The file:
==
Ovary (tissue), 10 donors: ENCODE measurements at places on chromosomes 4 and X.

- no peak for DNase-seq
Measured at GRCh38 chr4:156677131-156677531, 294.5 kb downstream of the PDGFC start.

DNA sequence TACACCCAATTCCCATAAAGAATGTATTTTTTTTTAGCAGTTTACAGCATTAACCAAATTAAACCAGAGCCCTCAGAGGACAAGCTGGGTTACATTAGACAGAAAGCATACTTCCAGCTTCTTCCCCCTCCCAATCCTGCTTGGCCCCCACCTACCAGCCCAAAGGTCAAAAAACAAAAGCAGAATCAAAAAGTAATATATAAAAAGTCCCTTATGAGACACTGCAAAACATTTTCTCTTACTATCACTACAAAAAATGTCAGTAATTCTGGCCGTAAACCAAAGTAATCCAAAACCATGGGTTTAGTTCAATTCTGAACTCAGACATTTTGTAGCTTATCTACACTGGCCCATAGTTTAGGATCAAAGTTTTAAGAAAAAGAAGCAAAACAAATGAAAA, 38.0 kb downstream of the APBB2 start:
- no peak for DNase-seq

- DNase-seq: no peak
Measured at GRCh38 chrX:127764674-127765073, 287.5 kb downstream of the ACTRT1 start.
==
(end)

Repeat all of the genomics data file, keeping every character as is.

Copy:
Ovary (tissue), 10 donors: ENCODE measurements at places on chromosomes 4 and X.

- no peak for DNase-seq
Measured at GRCh38 chr4:156677131-156677531, 294.5 kb downstream of the PDGFC start.

DNA sequence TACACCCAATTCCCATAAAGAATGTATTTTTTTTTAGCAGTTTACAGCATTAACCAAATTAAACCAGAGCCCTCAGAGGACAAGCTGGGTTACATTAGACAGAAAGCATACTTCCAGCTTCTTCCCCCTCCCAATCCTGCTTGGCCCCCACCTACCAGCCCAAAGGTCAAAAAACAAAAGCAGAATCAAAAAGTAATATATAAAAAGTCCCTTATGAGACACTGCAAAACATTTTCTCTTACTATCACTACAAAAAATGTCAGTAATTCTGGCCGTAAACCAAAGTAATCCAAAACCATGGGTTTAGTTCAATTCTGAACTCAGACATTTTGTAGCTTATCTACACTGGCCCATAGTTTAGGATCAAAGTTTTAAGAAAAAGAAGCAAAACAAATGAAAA, 38.0 kb downstream of the APBB2 start:
- no peak for DNase-seq

- DNase-seq: no peak
Measured at GRCh38 chrX:127764674-127765073, 287.5 kb downstream of the ACTRT1 start.